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Supermarkets forcing suppliers out of business

New findings from a government watchdog claim that supermarkets such as Tesco and Morrisons are using ‘shocking tactics’ to extort money from their suppliers. A Westminster Forum conference looked into the ‘power of supermarkets’ and concluded that some supermarkets are charging suppliers for absurd complaints.

Groceries code adjudicator Christine Tacon reported at the forum hearing stories from suppliers who were pressured to spend £25,000 to attend a charity or risk having their products withdrawn from shelves, stores claiming goods never arrived and a supplier who was charged £45 after a supermarket customer complained at finding a teabag inside an egg.

The claims range from the shameful to the absurd but the reports relayed by Ms Tacon from suppliers to the forum are consistent with past reports. Reports that for the last two decades, Britain’s 10 biggest supermarkets have been accused of exploiting many of their suppliers usually in order to keep costs low.

The groceries supply code of practice was drew up by the government in 2009 and four years later they appointed the first groceries code adjudicator who would oversee all dealings taking place between suppliers and supermarkets.

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However, these recent findings point to the situation getting worse despite the efforts from the government to keep industry giants in check. Last year, the practices of these supermarkets, which have been described as ‘predatory’, helped to push more than 150 food producers out of business, research from accountancy firm Moore Stephens found.

That number is triple the number of those lost in 2011 which totalled at only 56, a big jump in only five years. As a result, an investigation will be launched into the millions of pounds being taken from suppliers.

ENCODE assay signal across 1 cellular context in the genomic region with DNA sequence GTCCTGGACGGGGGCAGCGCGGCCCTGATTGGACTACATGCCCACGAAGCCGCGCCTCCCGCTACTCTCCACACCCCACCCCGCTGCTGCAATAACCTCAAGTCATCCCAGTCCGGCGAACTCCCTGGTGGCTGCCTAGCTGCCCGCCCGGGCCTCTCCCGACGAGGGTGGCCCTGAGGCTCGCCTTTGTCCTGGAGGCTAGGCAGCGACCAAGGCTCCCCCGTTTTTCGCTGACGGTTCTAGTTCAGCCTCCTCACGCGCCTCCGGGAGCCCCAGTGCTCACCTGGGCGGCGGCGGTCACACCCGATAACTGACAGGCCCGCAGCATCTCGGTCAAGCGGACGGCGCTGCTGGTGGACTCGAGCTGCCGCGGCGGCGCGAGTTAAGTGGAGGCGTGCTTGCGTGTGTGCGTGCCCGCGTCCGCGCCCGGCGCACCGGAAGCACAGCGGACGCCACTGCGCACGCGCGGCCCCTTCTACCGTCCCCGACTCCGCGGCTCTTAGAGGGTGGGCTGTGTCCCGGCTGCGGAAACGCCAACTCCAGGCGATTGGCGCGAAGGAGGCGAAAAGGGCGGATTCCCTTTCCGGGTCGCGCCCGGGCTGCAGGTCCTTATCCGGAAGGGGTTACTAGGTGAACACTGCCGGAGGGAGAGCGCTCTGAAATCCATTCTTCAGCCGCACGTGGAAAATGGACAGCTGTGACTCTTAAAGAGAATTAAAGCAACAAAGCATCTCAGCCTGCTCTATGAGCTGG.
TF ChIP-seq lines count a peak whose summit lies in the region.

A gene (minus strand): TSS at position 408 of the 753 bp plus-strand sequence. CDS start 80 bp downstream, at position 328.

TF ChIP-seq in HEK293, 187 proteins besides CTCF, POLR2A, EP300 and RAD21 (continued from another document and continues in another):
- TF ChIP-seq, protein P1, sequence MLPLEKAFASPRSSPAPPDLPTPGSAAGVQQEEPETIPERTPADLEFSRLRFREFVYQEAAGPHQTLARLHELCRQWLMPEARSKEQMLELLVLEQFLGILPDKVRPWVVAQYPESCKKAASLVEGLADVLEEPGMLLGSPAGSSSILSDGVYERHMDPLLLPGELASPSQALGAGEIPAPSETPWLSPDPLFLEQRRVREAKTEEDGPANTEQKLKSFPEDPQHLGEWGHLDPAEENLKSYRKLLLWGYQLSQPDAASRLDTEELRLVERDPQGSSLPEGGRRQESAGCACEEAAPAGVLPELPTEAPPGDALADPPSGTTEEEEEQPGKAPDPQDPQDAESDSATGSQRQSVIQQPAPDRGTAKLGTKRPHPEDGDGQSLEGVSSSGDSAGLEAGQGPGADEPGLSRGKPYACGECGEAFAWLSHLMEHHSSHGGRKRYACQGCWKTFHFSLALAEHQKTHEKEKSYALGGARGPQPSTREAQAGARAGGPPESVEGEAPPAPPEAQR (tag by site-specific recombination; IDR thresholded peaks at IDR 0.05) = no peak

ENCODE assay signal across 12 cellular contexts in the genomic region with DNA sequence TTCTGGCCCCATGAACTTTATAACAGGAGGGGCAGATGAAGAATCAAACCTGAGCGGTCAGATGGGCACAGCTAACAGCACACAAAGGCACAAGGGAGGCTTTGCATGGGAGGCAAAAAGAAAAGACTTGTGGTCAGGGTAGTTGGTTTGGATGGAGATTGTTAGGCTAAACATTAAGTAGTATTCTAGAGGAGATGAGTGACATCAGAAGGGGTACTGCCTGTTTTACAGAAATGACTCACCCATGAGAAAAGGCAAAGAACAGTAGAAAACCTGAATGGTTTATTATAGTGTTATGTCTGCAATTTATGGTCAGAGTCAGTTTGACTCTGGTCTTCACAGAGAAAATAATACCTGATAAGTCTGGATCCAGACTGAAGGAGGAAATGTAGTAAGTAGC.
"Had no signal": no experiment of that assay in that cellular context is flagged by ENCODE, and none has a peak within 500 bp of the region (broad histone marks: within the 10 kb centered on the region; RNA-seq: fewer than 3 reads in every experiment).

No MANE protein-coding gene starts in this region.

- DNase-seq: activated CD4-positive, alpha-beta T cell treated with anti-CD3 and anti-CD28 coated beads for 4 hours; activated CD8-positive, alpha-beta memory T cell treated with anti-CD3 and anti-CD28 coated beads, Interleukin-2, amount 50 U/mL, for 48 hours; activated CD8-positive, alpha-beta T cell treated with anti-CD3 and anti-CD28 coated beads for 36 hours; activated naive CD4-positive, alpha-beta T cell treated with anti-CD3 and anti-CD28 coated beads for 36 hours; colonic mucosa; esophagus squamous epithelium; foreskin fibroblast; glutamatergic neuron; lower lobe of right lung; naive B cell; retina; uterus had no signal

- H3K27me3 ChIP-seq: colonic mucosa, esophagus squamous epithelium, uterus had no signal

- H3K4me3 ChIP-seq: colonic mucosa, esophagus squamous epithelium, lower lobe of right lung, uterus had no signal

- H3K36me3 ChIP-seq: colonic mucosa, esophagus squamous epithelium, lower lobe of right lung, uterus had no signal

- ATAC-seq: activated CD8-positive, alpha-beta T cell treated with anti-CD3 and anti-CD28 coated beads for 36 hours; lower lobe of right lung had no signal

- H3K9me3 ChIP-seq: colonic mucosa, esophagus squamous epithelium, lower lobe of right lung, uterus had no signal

It is thought that the way supermarkets do this is by using the ‘drop and drive’ method; this is where perishable food, such as vegetables and fruit, is sent to distributors but some of it never appears on the payment system so supermarkets will claim the products have not been received.

At the Westminster Forum conference, Ms Tacon said that a preliminary investigation into 20 supply firms found they has lost around £15m a year to this ‘drop and drive’ method. This suggests that across the entire sector’s 8-9000 firms, the amount lost will be significant.

Last year, the groceries code adjudicator requested an apology from Morrisons after an email, seen by the Guardian, revealed they had asked suppliers to fund investments the supermarket had made. The meeting between Morrisons and dozens of food suppliers saw the supermarket allegedly demanding lump sums of around £2m each to keep their products stocked.

Practices such as this, and charging suppliers up to £55 when a customer complains about one of their products, is something Ms Tacon and the Westminster Forum conference want to stamp out. As more and more suppliers start to struggle financially and even fall into insolvency, many groups feel that the current status quo needs to be tackled to help small and medium sized suppliers.

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